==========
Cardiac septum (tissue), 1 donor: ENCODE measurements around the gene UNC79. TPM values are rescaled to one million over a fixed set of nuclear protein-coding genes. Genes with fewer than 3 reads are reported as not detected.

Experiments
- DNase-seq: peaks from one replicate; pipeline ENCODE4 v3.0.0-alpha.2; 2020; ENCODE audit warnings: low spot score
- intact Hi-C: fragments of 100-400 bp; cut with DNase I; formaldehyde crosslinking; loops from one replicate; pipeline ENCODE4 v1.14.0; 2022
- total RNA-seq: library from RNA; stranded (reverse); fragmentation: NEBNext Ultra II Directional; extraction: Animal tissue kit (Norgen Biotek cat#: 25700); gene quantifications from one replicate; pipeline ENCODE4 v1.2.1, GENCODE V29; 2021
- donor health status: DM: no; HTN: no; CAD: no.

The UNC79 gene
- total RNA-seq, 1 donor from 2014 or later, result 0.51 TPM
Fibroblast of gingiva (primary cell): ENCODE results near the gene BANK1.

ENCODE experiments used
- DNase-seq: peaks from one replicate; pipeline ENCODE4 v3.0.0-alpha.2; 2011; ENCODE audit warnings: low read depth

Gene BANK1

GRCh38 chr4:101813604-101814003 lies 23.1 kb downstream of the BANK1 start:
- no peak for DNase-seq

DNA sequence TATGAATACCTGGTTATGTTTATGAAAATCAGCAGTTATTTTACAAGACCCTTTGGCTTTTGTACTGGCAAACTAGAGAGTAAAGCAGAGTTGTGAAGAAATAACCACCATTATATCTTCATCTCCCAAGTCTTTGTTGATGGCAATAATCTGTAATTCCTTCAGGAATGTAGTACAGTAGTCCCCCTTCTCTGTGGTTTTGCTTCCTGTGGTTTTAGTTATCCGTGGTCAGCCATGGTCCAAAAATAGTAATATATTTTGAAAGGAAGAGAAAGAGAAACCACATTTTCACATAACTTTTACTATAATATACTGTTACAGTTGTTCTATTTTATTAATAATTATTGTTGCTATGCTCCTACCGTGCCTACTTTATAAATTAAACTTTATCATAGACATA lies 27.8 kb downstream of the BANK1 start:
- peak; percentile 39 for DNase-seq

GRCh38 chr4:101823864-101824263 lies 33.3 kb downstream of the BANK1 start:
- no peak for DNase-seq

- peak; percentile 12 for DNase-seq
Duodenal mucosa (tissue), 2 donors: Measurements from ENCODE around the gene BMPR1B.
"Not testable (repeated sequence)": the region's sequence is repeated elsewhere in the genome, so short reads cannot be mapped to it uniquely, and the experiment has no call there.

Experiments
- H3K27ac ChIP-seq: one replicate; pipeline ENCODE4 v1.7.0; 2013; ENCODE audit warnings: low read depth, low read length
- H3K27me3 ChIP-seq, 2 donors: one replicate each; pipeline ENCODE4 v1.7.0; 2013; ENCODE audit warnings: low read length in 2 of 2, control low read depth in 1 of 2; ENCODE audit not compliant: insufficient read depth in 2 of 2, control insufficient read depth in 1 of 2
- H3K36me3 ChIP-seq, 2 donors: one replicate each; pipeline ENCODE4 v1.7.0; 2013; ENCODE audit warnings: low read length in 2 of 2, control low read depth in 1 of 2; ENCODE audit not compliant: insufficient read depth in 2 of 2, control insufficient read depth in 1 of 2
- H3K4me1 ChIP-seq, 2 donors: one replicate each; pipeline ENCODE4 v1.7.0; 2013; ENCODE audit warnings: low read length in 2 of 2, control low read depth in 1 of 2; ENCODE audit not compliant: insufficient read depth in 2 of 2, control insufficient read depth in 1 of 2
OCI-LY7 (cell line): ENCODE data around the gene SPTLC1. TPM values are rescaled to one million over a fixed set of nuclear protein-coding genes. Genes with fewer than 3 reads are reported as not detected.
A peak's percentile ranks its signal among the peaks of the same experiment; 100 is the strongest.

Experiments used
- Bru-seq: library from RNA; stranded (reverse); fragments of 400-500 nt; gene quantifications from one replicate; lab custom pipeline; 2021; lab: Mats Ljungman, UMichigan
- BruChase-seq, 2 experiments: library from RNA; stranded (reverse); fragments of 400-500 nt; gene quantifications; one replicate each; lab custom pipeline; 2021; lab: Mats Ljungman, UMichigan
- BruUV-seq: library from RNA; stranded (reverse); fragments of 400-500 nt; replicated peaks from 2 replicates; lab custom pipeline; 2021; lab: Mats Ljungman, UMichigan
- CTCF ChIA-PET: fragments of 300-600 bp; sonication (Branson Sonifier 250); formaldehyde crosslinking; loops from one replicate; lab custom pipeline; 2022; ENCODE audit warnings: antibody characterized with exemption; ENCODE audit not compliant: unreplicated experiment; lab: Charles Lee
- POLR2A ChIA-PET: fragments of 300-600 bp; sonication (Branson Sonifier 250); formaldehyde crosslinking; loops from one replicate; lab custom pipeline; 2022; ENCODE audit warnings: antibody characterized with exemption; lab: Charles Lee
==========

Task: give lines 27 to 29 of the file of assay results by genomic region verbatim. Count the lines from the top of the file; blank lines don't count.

OCI-LY7 (cell line): ENCODE data around the gene SPTLC1. TPM values are rescaled to one million over a fixed set of nuclear protein-coding genes. Genes with fewer than 3 reads are reported as not detected.
A peak's percentile ranks its signal among the peaks of the same experiment; 100 is the strongest.

Experiments used